About HeliosTheDemiurge

Proud Pagan and polytheist. Reconstructing Late Antiquity-Early Medieval Hellenism based on the teachings of Julian the Philosopher and Iamblichus, referred to as "Julian Hellenism."
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12 Responses to Paganism is not “Nature-Centric”

  1. Mark Green says:

    A gross overstatement. At best, you can say that YOUR Paganism is not nature-centric. Mine is, and I like it that way.

    Liked by 1 person

    • Hi Mark,

      From what I see your “Paganism” has nothing informing your devotion that is markedly derived from ancient paganism (non-Abrahamic religions that were displaced by Abrahamic Religions in the Europe-Near East cultural basin). Instead, your beliefs are primarily derived from the Protestant Romanticist understandings of nature that I discussed, and nothing more. This, coupled with your outspoken promotion of atheism (which is of course something influenced by these Protestant ideas you’ve been raised in) make your claims of being Pagan dubious at best. After all, you have no reason to identify with a religious movement if you hold a notion that there is no deity with agency, because evidently, you cannot engage in do ut des (a reciprocal relationship of gift exchange) with something that lacks this fundamental quality.

      Your appreciation for nature and self-development can be expressed in many ways. But that shouldn’t come at the cost of hindering a religious identity that’s making an effort to be taken seriously. To continue to call it Paganism is at best appropriative, as people who are actually reviving or taking inspiration from these faiths are trying to reclaim the word.

      I know you probably won’t take this comment in and reflect on it, but luckily you don’t have to. Paganism is moving ahead and leaving you behind.



      • Mark Green says:

        Rootedness in the ancient is in no way intrinsic to modern Paganism.

        You are correct: I do not “take your argument in” because it is rooted in specious premises. My Paganism is every bit as Pagan as is yours. Everyone who appoints himself a gatekeeper of who is a “real” Pagan can be dismissed out of hand as someone who has little grasp of the modern meaning of the term.


      • Hi Mark,

        I must repeat: your claim is heavily entrenched in a background of Protestant Romanticism. Coupled with the denial of Pagan Gods, there is nothing notably Pagan about it. The reason for “gatekeeping” is because your “modern meaning of the term” is an extention of and defined by Protestant overculture, and hence appropriative.

        Again, it’s more than fine if you want to express an awe of nature or focus on self-improvement. It just shouldn’t come at the cost of being a pestilence on a religious movement.



      • Mark Green says:

        A “pestilence”? LOL.

        Your definition of Paganism is far too narrow. It is not the definition generally accepted by the broader community. It doesn’t matter what the “roots” of my belief and practice are: they are Pagan. Nor are they remotely rooted in a Protestant paradigm, which appears to be nothing more than a sideways slur.

        You can kid yourself all you like that you are doing “real” Paganism and others are not. But seriously: that’s all you’re doing.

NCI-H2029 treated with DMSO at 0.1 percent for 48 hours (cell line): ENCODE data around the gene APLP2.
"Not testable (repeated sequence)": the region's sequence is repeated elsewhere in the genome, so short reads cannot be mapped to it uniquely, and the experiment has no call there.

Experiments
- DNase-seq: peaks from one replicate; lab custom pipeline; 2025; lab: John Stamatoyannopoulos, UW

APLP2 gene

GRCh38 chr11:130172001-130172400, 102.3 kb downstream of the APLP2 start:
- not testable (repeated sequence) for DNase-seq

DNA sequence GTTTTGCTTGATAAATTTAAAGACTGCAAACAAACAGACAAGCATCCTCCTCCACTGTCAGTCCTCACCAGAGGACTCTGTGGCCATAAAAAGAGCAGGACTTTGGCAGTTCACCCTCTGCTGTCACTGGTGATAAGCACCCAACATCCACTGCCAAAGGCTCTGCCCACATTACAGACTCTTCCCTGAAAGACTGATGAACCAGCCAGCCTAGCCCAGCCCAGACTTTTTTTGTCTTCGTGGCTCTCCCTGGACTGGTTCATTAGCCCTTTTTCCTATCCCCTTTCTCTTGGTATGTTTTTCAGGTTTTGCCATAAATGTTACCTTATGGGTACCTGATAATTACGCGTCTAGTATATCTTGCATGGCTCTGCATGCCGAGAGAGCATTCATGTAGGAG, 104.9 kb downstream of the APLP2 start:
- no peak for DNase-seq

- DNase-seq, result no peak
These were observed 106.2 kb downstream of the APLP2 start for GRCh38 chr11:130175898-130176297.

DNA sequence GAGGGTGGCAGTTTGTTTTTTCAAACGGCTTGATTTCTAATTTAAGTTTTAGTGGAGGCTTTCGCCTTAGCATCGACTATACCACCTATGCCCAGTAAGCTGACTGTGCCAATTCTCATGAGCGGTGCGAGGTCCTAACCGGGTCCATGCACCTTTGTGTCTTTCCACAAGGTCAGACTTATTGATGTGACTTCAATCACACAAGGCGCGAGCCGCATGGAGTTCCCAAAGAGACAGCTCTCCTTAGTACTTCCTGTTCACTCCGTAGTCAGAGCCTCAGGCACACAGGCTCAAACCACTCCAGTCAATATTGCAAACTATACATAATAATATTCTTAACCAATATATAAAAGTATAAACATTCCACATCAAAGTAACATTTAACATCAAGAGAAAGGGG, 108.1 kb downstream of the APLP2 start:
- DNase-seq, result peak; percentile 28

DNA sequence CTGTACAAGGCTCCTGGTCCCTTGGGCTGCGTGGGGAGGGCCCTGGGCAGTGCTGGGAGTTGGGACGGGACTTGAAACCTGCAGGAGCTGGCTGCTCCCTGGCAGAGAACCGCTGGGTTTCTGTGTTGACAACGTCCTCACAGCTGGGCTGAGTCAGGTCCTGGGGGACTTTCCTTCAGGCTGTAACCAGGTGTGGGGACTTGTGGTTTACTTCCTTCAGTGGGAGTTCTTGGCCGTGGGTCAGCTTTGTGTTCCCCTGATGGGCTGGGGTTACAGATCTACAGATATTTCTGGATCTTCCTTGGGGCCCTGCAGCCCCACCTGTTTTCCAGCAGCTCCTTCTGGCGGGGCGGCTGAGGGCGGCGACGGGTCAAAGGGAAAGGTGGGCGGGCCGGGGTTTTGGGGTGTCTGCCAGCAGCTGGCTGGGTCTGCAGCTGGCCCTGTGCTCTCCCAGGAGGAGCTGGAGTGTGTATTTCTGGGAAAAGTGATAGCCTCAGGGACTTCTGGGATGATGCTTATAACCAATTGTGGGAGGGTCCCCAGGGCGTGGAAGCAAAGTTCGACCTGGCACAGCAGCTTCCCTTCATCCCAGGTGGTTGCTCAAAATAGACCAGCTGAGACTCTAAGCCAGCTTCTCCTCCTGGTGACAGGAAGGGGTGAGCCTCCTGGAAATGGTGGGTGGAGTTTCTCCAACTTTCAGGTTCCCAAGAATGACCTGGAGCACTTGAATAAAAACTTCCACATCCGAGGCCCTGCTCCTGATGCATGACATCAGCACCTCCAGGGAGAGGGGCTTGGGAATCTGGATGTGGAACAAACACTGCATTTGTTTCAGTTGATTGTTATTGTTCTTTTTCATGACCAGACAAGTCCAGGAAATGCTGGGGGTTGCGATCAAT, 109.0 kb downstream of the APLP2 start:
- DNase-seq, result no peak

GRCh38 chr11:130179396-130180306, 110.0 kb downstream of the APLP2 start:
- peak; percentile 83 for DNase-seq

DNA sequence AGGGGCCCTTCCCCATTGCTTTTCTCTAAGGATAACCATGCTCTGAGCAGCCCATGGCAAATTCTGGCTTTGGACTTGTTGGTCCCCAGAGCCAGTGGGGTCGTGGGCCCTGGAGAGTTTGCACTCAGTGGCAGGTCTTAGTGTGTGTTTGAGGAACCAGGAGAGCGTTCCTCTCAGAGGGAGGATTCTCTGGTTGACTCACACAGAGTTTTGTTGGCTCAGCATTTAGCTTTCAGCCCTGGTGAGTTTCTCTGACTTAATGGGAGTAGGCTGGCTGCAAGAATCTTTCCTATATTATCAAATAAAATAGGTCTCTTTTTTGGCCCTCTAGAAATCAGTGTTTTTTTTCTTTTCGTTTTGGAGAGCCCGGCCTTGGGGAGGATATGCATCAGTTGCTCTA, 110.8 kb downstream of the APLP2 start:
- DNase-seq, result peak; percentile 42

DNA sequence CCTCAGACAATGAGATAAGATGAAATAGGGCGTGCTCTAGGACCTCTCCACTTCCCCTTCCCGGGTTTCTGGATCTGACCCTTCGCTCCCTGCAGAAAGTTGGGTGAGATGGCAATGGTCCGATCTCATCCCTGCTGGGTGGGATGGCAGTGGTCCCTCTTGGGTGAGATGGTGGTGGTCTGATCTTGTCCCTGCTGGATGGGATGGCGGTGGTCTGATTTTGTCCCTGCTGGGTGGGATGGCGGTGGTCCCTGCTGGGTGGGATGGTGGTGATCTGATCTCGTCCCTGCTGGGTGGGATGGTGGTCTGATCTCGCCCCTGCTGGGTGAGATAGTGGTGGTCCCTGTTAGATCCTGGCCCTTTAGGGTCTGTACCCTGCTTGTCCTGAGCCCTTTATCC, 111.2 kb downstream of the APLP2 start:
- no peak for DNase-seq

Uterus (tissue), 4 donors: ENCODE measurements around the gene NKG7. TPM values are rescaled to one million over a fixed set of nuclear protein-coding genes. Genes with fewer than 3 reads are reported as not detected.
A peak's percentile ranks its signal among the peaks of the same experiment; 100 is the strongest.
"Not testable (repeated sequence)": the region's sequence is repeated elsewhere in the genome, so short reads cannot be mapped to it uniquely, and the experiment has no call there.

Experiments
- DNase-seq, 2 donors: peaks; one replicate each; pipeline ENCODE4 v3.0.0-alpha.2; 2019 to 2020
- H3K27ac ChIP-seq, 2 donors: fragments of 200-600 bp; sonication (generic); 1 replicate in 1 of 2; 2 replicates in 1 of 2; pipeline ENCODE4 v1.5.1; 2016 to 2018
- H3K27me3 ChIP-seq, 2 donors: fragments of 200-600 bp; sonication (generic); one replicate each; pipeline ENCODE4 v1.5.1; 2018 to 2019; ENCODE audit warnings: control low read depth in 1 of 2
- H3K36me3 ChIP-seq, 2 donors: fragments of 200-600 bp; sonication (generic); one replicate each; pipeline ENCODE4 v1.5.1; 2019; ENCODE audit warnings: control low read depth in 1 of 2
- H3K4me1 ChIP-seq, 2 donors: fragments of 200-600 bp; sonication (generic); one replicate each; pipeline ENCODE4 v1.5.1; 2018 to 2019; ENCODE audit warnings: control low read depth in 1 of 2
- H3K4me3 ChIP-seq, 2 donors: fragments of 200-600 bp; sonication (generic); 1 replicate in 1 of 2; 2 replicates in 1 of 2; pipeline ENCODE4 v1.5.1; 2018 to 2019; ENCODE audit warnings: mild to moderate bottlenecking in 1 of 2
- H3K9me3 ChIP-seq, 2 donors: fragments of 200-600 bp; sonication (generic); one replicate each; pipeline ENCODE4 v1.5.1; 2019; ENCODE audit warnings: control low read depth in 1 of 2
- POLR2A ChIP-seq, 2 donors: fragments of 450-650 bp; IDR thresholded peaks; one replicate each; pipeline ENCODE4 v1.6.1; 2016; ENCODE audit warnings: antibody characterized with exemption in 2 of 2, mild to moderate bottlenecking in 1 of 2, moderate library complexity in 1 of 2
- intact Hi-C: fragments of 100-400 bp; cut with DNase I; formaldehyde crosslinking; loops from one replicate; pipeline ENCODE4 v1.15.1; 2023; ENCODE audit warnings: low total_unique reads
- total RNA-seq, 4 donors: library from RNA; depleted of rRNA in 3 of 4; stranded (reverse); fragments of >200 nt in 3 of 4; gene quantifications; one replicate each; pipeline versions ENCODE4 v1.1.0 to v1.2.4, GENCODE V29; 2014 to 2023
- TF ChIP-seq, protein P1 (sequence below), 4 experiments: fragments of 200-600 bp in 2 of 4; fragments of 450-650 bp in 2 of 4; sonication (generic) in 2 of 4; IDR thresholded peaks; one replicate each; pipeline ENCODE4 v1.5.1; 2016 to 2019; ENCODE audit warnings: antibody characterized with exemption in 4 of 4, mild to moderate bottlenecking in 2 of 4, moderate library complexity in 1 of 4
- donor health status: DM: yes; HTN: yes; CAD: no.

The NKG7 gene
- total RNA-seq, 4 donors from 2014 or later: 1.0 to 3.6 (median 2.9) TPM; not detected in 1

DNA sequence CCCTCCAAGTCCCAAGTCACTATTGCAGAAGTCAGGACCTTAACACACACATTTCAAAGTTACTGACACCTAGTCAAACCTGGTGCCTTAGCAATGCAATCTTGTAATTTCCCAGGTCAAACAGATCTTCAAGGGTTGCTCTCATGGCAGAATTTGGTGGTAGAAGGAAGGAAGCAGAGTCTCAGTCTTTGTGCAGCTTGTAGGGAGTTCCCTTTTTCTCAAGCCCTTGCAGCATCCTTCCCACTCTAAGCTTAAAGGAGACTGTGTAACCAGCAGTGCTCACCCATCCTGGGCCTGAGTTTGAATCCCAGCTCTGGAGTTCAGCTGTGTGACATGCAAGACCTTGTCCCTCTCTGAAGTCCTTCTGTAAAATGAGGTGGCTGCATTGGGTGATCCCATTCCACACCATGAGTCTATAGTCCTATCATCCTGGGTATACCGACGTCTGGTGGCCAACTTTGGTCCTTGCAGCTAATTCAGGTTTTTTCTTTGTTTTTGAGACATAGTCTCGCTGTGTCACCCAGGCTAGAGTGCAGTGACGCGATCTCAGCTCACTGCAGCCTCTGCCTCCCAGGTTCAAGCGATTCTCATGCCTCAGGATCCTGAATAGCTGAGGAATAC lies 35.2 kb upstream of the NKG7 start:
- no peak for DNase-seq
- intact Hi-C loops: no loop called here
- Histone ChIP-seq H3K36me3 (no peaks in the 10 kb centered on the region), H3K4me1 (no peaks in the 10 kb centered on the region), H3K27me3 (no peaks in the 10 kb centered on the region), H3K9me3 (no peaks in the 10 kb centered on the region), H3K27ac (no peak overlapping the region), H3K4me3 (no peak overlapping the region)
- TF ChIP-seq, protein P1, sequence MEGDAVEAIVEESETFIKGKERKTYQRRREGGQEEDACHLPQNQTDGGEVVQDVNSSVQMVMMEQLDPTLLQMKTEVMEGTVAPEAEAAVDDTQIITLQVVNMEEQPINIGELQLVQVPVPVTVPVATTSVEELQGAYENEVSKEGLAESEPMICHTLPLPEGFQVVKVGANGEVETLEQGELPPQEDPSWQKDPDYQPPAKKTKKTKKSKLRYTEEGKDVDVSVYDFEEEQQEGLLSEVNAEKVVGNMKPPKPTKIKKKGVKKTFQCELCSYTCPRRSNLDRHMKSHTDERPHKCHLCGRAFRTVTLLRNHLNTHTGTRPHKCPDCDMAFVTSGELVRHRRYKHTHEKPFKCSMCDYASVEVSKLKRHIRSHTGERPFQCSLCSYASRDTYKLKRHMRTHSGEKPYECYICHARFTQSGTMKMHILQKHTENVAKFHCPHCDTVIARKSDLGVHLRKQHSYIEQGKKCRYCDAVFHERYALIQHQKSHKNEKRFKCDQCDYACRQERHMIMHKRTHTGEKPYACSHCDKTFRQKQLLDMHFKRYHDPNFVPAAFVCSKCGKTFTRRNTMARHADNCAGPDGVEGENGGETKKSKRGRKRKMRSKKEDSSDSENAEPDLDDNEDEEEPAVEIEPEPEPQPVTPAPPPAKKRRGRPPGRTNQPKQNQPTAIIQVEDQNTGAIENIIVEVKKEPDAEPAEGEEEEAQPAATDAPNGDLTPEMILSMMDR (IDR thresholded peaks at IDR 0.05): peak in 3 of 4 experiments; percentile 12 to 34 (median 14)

• Hi Mark,

        As stated in this article, this more concise definition of Paganism serves a purpose of separating Paganism from Protestant imperial use and thus creating distance from the New Age movement. Perhaps this ostensible “broader [“Pagan”] community,” which probably participates in the issues I bring up, is not a good fallback to invoke argumentum ad populum.

        The roots of your beliefs and practice do matter. People aren’t raised in a void, nor do their ideas formulate in one. Your ideas of what Paganism is, which are patently not rooted in ancient paganism, inevitably means you root them coming from a contemporary Western background. This is especially apparent in your vocal understanding of nature and outspoken adherence to pantheistic atheism.



  2. Bob Paxton says:

    No, I’m sorry. You don’t get to latch onto an entire movement and say “mine”, and punt out people who don’t fit in your reconstructionist worldview. You’re about 40 years too late to try to grab hold of that term.


    • Hi Bob,

      Throughout this post, I did not put forward a notion of limiting Paganism to “Reconstructionism” (P.S., This is a tool of methodology; not a denomination). You are arguing against a strawman. I explicitly made it clear that those who take inspiration from ancient paganisms (e.g., Druids and Wiccans) are included in Contemporary Paganism.

      What is actually presented in my article is that vague nontheistic nature worship has more to do with Christian romanticism than anything actually inspired by ancient pagan religions. Defining a religious movement to be inclusive of atheists who expound themselves with a Protestant worldview is counterproductive.


      Liked by 1 person

    • By that logic, you’re roughly 1700 years too late to grab hold of it.


  3. Mark Green says:

    So you say. I say your premises are baseless and arbitrary. Good thing there is plenty of room in the Pagan community for both of us, despite your wishes to the contrary.


  4. fatcatspats says:

    You make a reasonable point in stating that paganism should not be DEFINED as “nature religion,” full stop, by indicating that many non-pagan religions are nature-centered and many pagan religions are not. It’s difficult because the ancient world was so (comparatively) low-tech that we seem to consider anything similar to or inspired by ancient actions to be “nature-based.”